The gift of Goya, a perennial Christmas favourite manufactured in Amersham
From a new article by Alison Bailey written for Bucks Free Press, December 2021
Perfume is still a favourite gift at Christmas time and for nearly 40 years one of the best-known British fragrance brands was manufactured in Amersham. Iconic Goya perfumes included Gardenia, Heather, and Love affair. Black Rose, a seductive fragrance that epitomised 50s glamour and Aqua Manda, the 70s classic scent of mandarin and spice are still available today. Following a Facebook campaign, they were relaunched with the help of Christopher Collins, the former managing director, and Amersham Museum which has the original recipes in their collection.
Of course, for the staff, Christmas was a particularly busy time. In 1968 the unusual sight of the boss working on the factory floor was reported in the local press: “The factory is working flat out because of unexpectedly heavy Christmas orders and even Mr. Christopher Collins helped out in the despatch department last weekend. Production bonuses have been temporarily doubled and overtime rates increased. The factory rarely closes before 10 pm and the despatch department is working Saturdays and Sundays. Even office staff have put on overalls and transferred to the factory floor, and 50 temporaries have been roped in for evening and weekend work. “There’s no chance that any of our orders will not be met. We’ve got to do them and we shall,” said Mr Collins.”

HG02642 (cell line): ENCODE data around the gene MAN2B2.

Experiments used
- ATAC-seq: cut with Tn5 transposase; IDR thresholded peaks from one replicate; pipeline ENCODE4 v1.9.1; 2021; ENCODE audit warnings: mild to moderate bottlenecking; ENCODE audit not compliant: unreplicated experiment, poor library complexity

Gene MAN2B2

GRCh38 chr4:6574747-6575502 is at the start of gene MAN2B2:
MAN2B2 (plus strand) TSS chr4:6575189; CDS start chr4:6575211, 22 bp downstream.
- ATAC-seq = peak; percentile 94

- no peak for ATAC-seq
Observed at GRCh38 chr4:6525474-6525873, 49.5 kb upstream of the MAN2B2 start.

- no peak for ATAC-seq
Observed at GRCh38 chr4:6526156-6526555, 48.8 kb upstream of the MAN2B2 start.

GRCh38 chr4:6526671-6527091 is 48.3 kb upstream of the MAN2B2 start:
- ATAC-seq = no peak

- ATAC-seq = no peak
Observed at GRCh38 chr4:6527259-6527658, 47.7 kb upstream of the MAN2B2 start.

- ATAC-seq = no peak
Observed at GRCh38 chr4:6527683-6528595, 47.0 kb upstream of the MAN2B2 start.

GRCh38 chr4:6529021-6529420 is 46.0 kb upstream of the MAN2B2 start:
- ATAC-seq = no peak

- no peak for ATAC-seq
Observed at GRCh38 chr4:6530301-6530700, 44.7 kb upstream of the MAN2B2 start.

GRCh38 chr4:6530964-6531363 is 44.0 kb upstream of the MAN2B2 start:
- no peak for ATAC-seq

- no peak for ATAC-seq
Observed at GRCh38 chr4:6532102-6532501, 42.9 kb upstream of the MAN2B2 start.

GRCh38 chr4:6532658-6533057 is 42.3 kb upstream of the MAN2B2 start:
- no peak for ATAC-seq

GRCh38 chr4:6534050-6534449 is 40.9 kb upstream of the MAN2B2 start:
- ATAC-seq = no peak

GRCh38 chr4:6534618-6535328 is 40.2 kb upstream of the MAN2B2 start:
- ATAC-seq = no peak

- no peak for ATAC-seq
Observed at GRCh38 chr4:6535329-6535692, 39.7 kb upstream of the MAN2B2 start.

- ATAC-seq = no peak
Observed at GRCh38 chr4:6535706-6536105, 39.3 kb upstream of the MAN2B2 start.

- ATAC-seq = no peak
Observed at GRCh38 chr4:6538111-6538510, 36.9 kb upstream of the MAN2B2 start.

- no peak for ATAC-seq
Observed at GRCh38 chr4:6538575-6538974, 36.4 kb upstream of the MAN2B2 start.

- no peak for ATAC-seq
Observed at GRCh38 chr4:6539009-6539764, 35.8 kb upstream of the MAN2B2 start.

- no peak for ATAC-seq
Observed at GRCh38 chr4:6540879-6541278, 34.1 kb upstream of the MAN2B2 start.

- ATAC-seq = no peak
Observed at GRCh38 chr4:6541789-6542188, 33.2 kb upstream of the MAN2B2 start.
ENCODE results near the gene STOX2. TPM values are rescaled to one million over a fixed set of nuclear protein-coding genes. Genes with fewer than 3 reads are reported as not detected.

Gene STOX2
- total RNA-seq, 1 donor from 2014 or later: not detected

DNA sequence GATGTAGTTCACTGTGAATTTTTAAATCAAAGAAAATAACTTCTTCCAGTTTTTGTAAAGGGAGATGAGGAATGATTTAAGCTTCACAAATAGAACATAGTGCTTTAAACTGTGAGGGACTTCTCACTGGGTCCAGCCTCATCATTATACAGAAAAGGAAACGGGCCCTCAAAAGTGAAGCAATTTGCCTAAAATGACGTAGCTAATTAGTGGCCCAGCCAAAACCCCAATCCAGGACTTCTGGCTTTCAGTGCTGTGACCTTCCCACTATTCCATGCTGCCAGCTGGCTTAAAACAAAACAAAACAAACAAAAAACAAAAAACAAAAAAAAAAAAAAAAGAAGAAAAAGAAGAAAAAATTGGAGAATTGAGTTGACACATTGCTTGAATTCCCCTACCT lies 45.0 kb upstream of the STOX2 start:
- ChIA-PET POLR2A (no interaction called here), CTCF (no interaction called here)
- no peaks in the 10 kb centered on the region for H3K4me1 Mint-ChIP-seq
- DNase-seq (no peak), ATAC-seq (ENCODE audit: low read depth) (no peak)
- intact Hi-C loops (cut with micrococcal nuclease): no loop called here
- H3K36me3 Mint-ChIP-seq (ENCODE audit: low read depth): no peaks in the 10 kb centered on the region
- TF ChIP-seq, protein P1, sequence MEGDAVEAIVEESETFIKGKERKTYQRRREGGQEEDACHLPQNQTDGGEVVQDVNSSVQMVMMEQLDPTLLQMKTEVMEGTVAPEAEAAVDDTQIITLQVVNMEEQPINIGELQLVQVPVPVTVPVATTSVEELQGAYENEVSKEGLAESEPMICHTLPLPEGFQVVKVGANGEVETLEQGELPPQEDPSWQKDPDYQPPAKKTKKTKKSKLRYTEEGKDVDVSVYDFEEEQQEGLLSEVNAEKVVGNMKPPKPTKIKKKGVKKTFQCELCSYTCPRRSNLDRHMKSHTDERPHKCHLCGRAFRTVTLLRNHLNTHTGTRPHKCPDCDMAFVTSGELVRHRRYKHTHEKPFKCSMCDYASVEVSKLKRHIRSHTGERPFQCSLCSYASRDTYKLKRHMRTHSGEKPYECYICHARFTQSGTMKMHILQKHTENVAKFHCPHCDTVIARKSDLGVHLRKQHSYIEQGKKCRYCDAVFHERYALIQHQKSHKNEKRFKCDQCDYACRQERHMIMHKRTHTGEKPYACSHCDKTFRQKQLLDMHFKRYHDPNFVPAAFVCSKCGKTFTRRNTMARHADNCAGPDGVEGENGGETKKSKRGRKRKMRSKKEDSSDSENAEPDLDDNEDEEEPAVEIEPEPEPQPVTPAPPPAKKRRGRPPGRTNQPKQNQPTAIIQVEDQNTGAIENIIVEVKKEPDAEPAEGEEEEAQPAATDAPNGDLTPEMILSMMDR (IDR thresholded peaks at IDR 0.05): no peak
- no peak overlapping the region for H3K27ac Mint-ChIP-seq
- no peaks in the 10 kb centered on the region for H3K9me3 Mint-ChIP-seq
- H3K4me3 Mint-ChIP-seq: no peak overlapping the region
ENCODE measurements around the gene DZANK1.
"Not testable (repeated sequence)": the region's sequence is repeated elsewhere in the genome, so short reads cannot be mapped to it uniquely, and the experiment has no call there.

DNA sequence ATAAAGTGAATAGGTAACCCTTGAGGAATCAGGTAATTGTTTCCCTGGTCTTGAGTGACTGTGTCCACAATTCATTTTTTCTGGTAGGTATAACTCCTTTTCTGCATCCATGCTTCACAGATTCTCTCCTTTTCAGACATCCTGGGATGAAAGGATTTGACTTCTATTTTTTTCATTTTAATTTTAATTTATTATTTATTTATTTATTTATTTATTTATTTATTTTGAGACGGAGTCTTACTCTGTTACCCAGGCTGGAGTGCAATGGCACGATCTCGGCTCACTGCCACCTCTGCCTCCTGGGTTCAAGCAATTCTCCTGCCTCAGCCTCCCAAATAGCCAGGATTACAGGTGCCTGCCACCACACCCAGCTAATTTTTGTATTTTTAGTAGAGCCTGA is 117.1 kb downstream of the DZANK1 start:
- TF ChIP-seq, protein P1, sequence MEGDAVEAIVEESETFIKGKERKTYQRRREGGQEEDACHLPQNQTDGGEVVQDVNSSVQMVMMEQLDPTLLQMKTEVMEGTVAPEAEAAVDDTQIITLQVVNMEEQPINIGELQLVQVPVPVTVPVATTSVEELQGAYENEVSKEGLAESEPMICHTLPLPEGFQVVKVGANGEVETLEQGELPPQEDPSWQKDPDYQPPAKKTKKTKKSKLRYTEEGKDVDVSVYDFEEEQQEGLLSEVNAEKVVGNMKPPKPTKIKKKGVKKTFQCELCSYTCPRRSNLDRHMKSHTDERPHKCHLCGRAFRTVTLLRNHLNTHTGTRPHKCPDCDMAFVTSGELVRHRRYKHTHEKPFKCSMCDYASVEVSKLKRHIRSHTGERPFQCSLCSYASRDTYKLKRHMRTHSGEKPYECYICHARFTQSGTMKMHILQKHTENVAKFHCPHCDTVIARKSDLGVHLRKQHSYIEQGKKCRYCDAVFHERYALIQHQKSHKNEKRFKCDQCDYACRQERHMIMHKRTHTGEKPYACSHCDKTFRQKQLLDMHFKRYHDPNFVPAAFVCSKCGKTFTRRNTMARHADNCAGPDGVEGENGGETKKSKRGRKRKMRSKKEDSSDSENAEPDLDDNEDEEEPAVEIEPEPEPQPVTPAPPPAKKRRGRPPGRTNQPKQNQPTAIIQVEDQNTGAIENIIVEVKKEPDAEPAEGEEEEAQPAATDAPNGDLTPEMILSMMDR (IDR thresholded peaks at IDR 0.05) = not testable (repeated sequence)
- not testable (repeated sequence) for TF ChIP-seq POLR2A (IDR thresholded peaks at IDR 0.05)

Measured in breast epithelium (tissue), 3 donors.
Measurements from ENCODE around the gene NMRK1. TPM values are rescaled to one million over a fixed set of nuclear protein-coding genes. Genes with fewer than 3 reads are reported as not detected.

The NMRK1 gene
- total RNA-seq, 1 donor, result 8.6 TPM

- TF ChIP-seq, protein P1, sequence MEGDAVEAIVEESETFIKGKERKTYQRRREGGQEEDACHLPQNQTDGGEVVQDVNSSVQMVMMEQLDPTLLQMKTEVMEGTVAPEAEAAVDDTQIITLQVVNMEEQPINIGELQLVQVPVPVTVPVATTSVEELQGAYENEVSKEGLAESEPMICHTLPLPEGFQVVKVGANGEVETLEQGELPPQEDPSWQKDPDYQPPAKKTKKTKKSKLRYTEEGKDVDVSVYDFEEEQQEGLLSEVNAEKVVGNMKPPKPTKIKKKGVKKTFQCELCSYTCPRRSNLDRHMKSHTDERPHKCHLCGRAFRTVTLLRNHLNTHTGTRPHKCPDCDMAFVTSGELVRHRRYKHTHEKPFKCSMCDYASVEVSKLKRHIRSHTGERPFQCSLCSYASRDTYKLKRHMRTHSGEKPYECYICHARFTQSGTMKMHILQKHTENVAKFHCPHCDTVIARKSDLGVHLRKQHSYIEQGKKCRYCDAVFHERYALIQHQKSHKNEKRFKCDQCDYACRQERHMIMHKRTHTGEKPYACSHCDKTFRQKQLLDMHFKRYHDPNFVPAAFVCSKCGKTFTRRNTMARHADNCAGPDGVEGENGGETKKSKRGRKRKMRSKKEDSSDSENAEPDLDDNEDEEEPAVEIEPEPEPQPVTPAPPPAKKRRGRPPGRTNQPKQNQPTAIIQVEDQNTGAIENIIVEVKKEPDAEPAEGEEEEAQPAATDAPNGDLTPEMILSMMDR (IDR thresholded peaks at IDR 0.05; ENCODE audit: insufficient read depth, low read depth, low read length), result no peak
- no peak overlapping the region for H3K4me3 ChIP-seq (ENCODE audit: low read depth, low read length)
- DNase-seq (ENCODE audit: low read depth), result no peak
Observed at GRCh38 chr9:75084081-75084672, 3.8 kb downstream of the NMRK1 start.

The holiday job of choice, Goya was always a popular employer in the town. It offered a superior benefits package, including three weeks holiday when most companies only offered two.
Many women worked there, particularly in the packing department. A white overall was the usual working uniform unless you were employed in the lipstick department where the overalls were red for practical reasons! A night shift in the powder section was one of the most lucrative as you earned extra “danger money”. The powder was so fine that it had the potential to explode, although it is not recorded that this ever happened!